But that's ok. That's for another time. What I think is useful about Barthes and his notion that The Author Is Dead, is it totally boots out Writer's Ego. When I talk about Writer's Ego, I mean something like this reply to the Bluecat Reader
had I viewed their comment outside of Barthes' notion:
WTF? Keen doesn't kill himself because of his refusal to accept the goddamn rules! That's not even VAGUELY close! You clearly don't get it at all... Were you asleep when you read this script? Eh? EH?
As you can see, totally ridiculous. No use to anyone. As a script reader, one of my absolute pet hates is writers emailing me and telling me I "don't get" their script, as outlined in the satirical Dear Writer post on this blog. People who employ script readers to read their work - whether privately like Bang2write or by sending to a contest, prodco or initiative - must expect that Reader is going to have an opinion of their work, else what is the point of sending it. In addition then, those writers (including me), must expect those readers' opinions to reflect their own worldview - and this worldview may well alter how your story may be viewed.
Yet instead of deeming it an "incorrect" view and junking your coverage if it doesn't turn out how you expected, what if you grouped all these differing views together? What if you looked at the success of your script, based on the views of multiple people, in multiple places, of multiple colours, creed, male and female? What would you get? A mess of opinions, or some important insights into your writing, style and voice?
It could go either way, of course. When I first started collecting opinions on THY, I thought I had written the best script in the world. No one wanted to make it, there were lots of "budget issues" it seemed, but as a writing sample it seemed to impress people and got me meetings. Cool! I was onto something, yeah! Then I listed it on Ink Tip. Its logline and synopsis got loads of hits from American prodcos in particular and the first month, I got loads of requests for scripts. I must have emailed 10 in the first few days alone. I was convinced - this is the one! I'm gonna get an option...
...Then the first lot of feedback rolled in. "Weird, with no substance". I was shocked, then put it to the back of my mind. This guy just didn't like it or understand it, fine. Then another came in: "Intriguing subject matter... Too weird." Okay, at least it had substance then, but there's that word again. Weird. And another: "Bit too out-there for us, good luck placing it elsewhere." Out-there? A synonym for WEIRD! ARGH! This went on for the whole six months THY was listed on Ink Tip. Got lots of hits, but for the most part, response was negative. This was apparently a script that made little sense and we could not have any empathy with a hero as twisted as Keen since he was so amoral. A couple even questioned my ability. Bugger.
Compare this with just one of my British responses:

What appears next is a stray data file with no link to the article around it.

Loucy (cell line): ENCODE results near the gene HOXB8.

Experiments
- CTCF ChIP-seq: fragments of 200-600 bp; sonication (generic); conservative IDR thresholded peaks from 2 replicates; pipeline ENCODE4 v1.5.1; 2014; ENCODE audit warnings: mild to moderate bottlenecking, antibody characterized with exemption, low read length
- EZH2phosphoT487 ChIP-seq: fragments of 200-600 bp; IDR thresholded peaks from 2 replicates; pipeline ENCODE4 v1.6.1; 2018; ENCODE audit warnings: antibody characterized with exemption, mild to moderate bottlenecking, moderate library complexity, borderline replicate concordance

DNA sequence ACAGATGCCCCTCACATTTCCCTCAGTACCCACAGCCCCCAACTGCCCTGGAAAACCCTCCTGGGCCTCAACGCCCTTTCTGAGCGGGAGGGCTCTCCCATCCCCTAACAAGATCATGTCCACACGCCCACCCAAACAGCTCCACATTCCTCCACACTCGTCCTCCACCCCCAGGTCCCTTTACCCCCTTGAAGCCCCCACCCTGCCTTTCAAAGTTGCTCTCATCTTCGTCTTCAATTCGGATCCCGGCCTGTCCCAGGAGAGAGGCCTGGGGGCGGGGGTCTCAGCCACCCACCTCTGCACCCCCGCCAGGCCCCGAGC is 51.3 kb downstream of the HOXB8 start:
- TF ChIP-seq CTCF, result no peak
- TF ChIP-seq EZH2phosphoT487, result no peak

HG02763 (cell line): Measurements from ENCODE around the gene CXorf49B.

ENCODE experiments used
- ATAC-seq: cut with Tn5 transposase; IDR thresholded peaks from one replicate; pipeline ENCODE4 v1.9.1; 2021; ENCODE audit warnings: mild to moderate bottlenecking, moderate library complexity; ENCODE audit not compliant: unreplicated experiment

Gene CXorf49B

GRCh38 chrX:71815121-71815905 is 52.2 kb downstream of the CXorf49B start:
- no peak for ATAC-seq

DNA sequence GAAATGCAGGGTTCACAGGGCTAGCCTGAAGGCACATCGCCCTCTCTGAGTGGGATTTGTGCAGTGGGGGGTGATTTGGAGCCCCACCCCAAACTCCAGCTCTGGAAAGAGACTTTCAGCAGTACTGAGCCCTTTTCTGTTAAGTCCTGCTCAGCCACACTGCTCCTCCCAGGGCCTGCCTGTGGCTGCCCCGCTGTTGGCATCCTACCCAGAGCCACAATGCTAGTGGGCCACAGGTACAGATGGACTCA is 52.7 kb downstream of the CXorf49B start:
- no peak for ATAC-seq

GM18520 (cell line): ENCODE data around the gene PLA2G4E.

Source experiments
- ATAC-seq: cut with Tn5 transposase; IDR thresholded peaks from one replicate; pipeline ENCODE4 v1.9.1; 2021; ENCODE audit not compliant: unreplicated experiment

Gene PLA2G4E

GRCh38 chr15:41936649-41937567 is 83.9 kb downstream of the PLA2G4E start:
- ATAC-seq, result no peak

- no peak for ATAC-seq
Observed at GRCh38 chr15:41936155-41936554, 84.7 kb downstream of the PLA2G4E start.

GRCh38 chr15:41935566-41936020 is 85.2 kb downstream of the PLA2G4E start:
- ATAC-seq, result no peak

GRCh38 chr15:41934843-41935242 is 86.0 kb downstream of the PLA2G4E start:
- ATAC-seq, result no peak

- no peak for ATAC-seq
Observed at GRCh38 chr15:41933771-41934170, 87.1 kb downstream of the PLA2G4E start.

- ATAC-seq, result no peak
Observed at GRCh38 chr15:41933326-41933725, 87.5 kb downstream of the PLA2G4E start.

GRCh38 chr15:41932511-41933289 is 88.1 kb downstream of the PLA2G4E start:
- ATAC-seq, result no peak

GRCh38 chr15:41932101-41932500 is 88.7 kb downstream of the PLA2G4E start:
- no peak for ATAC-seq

This is a complex and involving thriller, skilfully written. I particularly appreciated the morality to the story and the well-observed arena.
Rather than be confused or try to change what I was intending and tie myself up in knots though, I knew what I had to do. This was a script that had gone through multiple drafts; rewrites were not the answer. The answer was:
Show it to more people.
Because the author is dead, because people will always see your work via THEIR worldview, you can begin to see patterns emerge if you show it to enough. It's this that can prevent you from going back to the drawing board on a perfectly good script. There are some markets that are not meant for some stories and some companies and even individuals who will never respond to a particular story, even if it's told well. And there will be cultural differences that mean some stories don't make it across the pond or back here. Sometimes it's because the story seems irrelevant because a certain event happened here and not there; other times it because, though the English Speaking world is drawn together by - you guessed it - our Mother Tongue, this does not mean we live similar lives. Australia, UK, Canada, US and English-speaking colonies everywhere do not see the world in the same way, we don't even live similar lives for the most part. An Australian relative of mine doesn't measure journeys by miles for instance; that would depress her, since she lives about a zillion miles from anywhere, she's in such a remote place. She measures journeys by hours: she thinks nothing of driving three hours to go out to dinner for a treat. Three hours to me not only would take me to The Midlands, it seems like a long time. Such little differences, yet so big a chasm.
So: this is why some Readers will not "get" your script and newsflash - they never will, even if you tell them. A story should stand on its own merits. However, don't disregard or dismiss all that "incorrect" feedback you get... It might actually tell you something, after all.
More On Roland Barthes, French Critic
Barthes and Structuralism
The Death of The Author As An Instance of Theory by John Lye
Hypertext: Dealing with Constructive Criticism